Tuesday, June 18, 2013

Revisionist History: Def Leppard "Let's Get Rocked"


When "Let's Get Rocked" emerged as the lead single off of Def Leppard's post-Nevermind 1992 album Adrenalize, and this video flooded Mtv, a twelve year old me thought it was one of the stupidest things I'd ever seen or heard. "Come on! Where's the distortion? I thought we were done listening to things like this forever! These guys are in the 30's and they're complaining about mowing the lawn! That computer stuff isn't even REALLY HOW COMPUTERS ARE," I'd scream internally every time this video came on, which was incessantly during the summer of 1992, "what the fuck is that violin coming from, and that cartoon guy looks so DUMB! I CAN'T BELIEVE ANYBODY LIKES THIS IT'S SO STUPID!!!!"

This is how your thoughts sound when you're twelve. As soon as you notice that something is different (i.e. bad) than it purports to be (i.e. good), you go ahead and blurt it out because you're proud of yourself for noticing something because you've spent the past eleven years of your life not noticing anything anywhere. Context doesn't come into play until later, like way later. Sometimes, and if you've ever been in a business meeting of any kind anywhere and listened to a person chime in with their opinion you can attest to this, it comes not at all.

Looking back at "Let's Get Rocked", twelve year old me was completely right. This is still one of the stupidest things I have ever seen or heard. According to Wikipedia, Adrenalize sold 7 million copies worldwide. That figure seems impossible. Who were those 7 million people? Idiots, right? Come on, you guys, that song is not even good. It's like, for real, you guys, come on. Of course now I know a little more about context. And in light of the context, this song, and the video for it, is fucking GREAT.

First of all, this song is a nothing song. It's about rocking, that ever-elusive activity which parents will not allow and girlfriends the world over would prefer to obliterate with their classical music preferences and their stuck-up denial of intimacy which leads to continual broom-fucking (I think that's what the lyrics imply). Basically "Let's Get Rocked" is just a weird way of saying "let's rock" which emphasizes passive participation in the rocking of others. So the song is a commercial jingle for rocking.

The video functions very much like a commercial, too. 

Here's a visual narrative of the video:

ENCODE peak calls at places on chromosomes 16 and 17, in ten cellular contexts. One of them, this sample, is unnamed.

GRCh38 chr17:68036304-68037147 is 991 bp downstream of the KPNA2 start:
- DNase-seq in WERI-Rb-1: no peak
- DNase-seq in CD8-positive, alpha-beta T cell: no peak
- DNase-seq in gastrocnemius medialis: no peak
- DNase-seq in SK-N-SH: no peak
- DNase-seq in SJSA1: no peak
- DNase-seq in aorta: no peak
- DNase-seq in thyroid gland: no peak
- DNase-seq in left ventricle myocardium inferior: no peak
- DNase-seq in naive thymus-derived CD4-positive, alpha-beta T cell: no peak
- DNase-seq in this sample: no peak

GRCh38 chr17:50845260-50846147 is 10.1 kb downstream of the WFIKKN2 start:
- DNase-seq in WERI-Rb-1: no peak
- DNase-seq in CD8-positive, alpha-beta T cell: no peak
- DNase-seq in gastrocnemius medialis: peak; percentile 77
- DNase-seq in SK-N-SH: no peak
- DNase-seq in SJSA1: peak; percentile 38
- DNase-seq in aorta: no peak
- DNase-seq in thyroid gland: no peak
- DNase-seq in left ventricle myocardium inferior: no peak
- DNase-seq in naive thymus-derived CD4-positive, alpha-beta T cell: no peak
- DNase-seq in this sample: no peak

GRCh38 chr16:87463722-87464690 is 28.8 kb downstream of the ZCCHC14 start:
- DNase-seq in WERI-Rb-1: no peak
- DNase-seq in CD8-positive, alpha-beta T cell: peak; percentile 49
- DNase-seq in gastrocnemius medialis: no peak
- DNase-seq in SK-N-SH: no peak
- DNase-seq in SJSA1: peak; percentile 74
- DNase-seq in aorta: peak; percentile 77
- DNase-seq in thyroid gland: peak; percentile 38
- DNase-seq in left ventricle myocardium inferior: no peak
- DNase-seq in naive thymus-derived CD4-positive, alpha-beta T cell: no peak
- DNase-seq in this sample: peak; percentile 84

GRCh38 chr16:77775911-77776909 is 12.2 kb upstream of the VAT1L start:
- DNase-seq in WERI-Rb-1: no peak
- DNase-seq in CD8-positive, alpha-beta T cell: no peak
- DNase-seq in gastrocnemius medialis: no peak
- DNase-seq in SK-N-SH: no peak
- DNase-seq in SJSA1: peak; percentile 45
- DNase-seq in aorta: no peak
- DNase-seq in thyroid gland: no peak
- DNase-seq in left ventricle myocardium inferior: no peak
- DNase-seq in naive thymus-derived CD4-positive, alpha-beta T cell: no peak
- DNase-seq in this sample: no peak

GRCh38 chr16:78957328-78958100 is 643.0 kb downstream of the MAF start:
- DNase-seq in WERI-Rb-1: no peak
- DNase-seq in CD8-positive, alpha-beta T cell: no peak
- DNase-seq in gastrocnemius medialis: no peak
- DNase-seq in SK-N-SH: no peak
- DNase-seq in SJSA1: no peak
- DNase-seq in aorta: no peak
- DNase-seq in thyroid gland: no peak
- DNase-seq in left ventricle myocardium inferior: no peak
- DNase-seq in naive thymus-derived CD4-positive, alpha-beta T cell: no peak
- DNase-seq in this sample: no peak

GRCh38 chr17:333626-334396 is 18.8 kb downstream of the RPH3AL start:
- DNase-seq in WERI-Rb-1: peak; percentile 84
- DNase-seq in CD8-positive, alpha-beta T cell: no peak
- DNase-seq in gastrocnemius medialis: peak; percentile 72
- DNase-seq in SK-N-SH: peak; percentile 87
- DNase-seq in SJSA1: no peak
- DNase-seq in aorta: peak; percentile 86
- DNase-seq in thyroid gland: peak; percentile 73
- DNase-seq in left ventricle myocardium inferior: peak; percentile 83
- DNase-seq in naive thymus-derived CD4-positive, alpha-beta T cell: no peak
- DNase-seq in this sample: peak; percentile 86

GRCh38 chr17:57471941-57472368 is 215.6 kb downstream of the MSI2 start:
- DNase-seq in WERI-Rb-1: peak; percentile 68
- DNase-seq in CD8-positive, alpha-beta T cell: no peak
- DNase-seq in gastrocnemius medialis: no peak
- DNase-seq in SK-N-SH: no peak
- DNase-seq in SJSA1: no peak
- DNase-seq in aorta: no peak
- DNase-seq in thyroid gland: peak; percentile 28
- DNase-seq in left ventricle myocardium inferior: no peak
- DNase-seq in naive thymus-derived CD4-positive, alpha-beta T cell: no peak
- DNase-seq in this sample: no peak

Def Leppard is in a computer program (?), and separately (fade to black and back up) there is one American teenager with an empty brain, who demonstrates the stresses placed on him by anthropomorphizing. Then maybe Def Leppard are a real entity who are merely conveying their message digitally using computer programs, and setting up a big show with digitally-designed lighting grids. Then they play the show in a sort of cyber netherworld while on a British Flag stage to an audience of all computer animated people (teenagers?). Then the teenager drives a computer-animated 1962 Shelby Cobra with his non-existent "baby," and his eyes turn to radio dials to indicate horniness. Just then he is besieged by music notes, one of which screams, and a violin which morphs into him. Then he gets kicked in the balls by a pair of sexy legs in thigh high boots, which sends him flying hundreds of yards in the air. 

Meanwhile at the netherworld Def Leppard concert, the lighting grid, which we are reminded was digitally designed, is apparently really getting into the spirit of the song, and a microphone whistles a cat call presumably to lead singer Joe Elliot as the computerized teen descends from his crotch kick. Spotlights merge on Phil Collen's (yes that is his name) solo, and he elevates above the stage, becomes (?) the teenager, ascends through the lighting grid, and runs down his familiar street. Back at the concert, Joe Elliot throws his microphone into a light, which melts onto a cymbal, and then he stomps on the stage which liquifies. All inanimate objects at the concert begin to dance. Zoom out to show how big this netherworld concert is, cut to the teenager playing the last notes on air guitar, and we're out.